The Girl Who Fell from the Sky
by Heidi W. Durrow
Reviewed by Erin Aubry Kaplan
Distinguished by poetic interior monologues, short but cinematic chapters and characters suggested rather than drawn, Durrow's novel is a welcome entry in the crucial but cliché-prone genre of American race narratives. Based on a real incident, it tells the story of Rachel, the pubescent daughter of Roger, a black GI, and a Danish woman, Nella, who meet at an overseas military base and eventually marry. The relationship is troubled from the start, and after the couple moves to the U.S. in the 1980s, things really fall apart. They split, and Nella struggles to find her footing in a strange land made stranger by the fact that she's no longer a Dane, but a foreign white woman living in largely black Chicago with biracial children who are simply regarded as a lighter shade of Negro. In a tragedy of Greek proportions that drives the book, Rachel loses her family; the lone survivor, she is shipped off to her paternal grandmother in Portland. It is in this improbable place where her life as a black girl officially begins.
Rachel hardly knows what to make of her circumstances, though she learns to keep up appearances, the first of many lessons about living black and in the permanent shadow between poor and doing all right. The deprivation is not just economic. Her Southern-born grandmother dotes on her pretty hair -- non-kinky, non-black -- but Rachel hears only the absence of comparison with Nella's. "She doesn't say anything about my mother, because we both know that the new girl has no mother," Rachel notes. "The new girl can't be new and still remember. I am not the new girl. But I will pretend."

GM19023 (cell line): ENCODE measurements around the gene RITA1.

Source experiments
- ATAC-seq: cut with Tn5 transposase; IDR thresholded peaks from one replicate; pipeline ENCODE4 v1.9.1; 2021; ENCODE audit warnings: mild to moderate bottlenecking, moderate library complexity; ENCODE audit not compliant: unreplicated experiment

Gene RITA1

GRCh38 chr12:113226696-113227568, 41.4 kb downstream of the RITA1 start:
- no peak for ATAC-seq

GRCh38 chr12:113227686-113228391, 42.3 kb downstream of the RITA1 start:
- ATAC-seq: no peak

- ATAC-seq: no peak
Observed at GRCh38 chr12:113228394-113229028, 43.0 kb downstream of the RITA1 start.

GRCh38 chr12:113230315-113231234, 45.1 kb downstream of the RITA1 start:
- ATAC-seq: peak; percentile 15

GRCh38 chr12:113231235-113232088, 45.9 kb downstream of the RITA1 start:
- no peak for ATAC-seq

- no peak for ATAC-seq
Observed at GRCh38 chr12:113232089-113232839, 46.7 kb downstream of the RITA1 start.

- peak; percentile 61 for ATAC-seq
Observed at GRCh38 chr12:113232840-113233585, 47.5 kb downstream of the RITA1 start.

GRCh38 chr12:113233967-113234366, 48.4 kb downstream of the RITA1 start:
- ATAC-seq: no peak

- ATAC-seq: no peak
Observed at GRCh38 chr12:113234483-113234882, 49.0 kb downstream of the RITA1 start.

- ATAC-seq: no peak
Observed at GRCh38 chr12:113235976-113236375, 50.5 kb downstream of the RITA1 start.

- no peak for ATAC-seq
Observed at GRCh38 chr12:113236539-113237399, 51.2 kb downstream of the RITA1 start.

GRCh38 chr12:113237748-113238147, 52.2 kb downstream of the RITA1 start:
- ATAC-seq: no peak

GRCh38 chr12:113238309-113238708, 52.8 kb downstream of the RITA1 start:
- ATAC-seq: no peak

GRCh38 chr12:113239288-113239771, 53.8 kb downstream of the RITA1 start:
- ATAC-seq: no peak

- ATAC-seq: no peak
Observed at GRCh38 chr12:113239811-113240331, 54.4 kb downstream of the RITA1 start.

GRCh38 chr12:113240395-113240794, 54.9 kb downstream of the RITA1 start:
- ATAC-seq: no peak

Durrow's greatest strength as a writer is patience. Rachel's voice is at first detached to the point of being out of body; as she matures and begins to understand what she came from and who she is, she absorbs the new truths around her with less fear and more curiosity. Even in her tightly limned black world, there is variety and humor, poignancy and absurdity: her Aunt Loretta's restless ambition to become an artist; Loretta's boyfriend Drew's efforts to transmit his political activism to his own indifferent, teenage daughter; Grandma's debilitating nips at the sherry bottle that she calls her "contributions." Rachel accepts this odd new life and at times even loves it, but she is held at arm's length by both blacks and whites who see her difference and expect her to act accordingly.
The Girl Who Fell From the Sky is that rare thing: a post-postmodern novel with heart that weaves a circle of stories about race and self-discovery into a tense and sometimes terrifying whole. Yet it follows an old thematic tradition in American literature that being black is by definition a tragedy. However one comes by one's blackness -- Rachel "fell" into it from another country -- it is always something to escape, to struggle against and, finally, to endure. We may be in the age of Obama, but the troubled black story from which we like to imagine we've liberated ourselves lives on.
Erin Aubry Kaplan is a contributing editor to the op-ed section of the Los Angeles Times.